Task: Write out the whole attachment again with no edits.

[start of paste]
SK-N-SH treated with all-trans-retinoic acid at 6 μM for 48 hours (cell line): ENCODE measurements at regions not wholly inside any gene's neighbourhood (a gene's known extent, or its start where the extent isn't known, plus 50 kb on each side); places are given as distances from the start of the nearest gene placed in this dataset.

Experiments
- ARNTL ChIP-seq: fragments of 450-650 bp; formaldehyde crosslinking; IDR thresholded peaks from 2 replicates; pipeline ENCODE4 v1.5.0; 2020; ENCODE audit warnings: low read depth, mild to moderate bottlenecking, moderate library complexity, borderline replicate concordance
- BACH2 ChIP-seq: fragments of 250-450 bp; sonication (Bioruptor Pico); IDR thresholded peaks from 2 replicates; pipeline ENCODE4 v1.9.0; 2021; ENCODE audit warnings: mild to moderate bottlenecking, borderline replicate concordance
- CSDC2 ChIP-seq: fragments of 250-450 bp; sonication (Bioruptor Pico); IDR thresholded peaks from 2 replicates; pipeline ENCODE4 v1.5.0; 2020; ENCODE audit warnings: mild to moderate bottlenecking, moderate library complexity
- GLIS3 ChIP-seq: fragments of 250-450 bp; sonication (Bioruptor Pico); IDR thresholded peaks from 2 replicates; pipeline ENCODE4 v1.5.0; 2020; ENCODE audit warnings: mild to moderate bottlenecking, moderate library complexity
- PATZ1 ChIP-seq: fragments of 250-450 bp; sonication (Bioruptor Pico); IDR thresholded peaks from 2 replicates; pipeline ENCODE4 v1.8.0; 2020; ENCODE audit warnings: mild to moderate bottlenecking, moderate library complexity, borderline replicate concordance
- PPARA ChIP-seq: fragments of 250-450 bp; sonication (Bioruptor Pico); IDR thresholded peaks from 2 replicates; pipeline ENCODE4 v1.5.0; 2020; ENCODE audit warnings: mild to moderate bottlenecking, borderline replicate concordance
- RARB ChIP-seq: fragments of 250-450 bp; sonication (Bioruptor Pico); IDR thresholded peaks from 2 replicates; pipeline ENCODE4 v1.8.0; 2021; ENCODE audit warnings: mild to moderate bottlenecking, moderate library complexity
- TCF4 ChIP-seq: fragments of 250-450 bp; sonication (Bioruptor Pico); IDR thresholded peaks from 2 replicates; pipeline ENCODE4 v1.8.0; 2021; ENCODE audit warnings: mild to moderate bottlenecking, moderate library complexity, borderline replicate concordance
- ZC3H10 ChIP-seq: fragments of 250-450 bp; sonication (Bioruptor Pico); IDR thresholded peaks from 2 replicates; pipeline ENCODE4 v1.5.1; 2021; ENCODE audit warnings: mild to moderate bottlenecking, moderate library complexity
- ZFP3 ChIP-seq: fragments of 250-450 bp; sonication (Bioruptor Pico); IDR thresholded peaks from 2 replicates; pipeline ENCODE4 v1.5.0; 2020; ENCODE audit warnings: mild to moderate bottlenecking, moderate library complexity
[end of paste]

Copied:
SK-N-SH treated with all-trans-retinoic acid at 6 μM for 48 hours (cell line): ENCODE measurements at regions not wholly inside any gene's neighbourhood (a gene's known extent, or its start where the extent isn't known, plus 50 kb on each side); places are given as distances from the start of the nearest gene placed in this dataset.

Experiments
- ARNTL ChIP-seq: fragments of 450-650 bp; formaldehyde crosslinking; IDR thresholded peaks from 2 replicates; pipeline ENCODE4 v1.5.0; 2020; ENCODE audit warnings: low read depth, mild to moderate bottlenecking, moderate library complexity, borderline replicate concordance
- BACH2 ChIP-seq: fragments of 250-450 bp; sonication (Bioruptor Pico); IDR thresholded peaks from 2 replicates; pipeline ENCODE4 v1.9.0; 2021; ENCODE audit warnings: mild to moderate bottlenecking, borderline replicate concordance
- CSDC2 ChIP-seq: fragments of 250-450 bp; sonication (Bioruptor Pico); IDR thresholded peaks from 2 replicates; pipeline ENCODE4 v1.5.0; 2020; ENCODE audit warnings: mild to moderate bottlenecking, moderate library complexity
- GLIS3 ChIP-seq: fragments of 250-450 bp; sonication (Bioruptor Pico); IDR thresholded peaks from 2 replicates; pipeline ENCODE4 v1.5.0; 2020; ENCODE audit warnings: mild to moderate bottlenecking, moderate library complexity
- PATZ1 ChIP-seq: fragments of 250-450 bp; sonication (Bioruptor Pico); IDR thresholded peaks from 2 replicates; pipeline ENCODE4 v1.8.0; 2020; ENCODE audit warnings: mild to moderate bottlenecking, moderate library complexity, borderline replicate concordance
- PPARA ChIP-seq: fragments of 250-450 bp; sonication (Bioruptor Pico); IDR thresholded peaks from 2 replicates; pipeline ENCODE4 v1.5.0; 2020; ENCODE audit warnings: mild to moderate bottlenecking, borderline replicate concordance
- RARB ChIP-seq: fragments of 250-450 bp; sonication (Bioruptor Pico); IDR thresholded peaks from 2 replicates; pipeline ENCODE4 v1.8.0; 2021; ENCODE audit warnings: mild to moderate bottlenecking, moderate library complexity
- TCF4 ChIP-seq: fragments of 250-450 bp; sonication (Bioruptor Pico); IDR thresholded peaks from 2 replicates; pipeline ENCODE4 v1.8.0; 2021; ENCODE audit warnings: mild to moderate bottlenecking, moderate library complexity, borderline replicate concordance
- ZC3H10 ChIP-seq: fragments of 250-450 bp; sonication (Bioruptor Pico); IDR thresholded peaks from 2 replicates; pipeline ENCODE4 v1.5.1; 2021; ENCODE audit warnings: mild to moderate bottlenecking, moderate library complexity
- ZFP3 ChIP-seq: fragments of 250-450 bp; sonication (Bioruptor Pico); IDR thresholded peaks from 2 replicates; pipeline ENCODE4 v1.5.0; 2020; ENCODE audit warnings: mild to moderate bottlenecking, moderate library complexity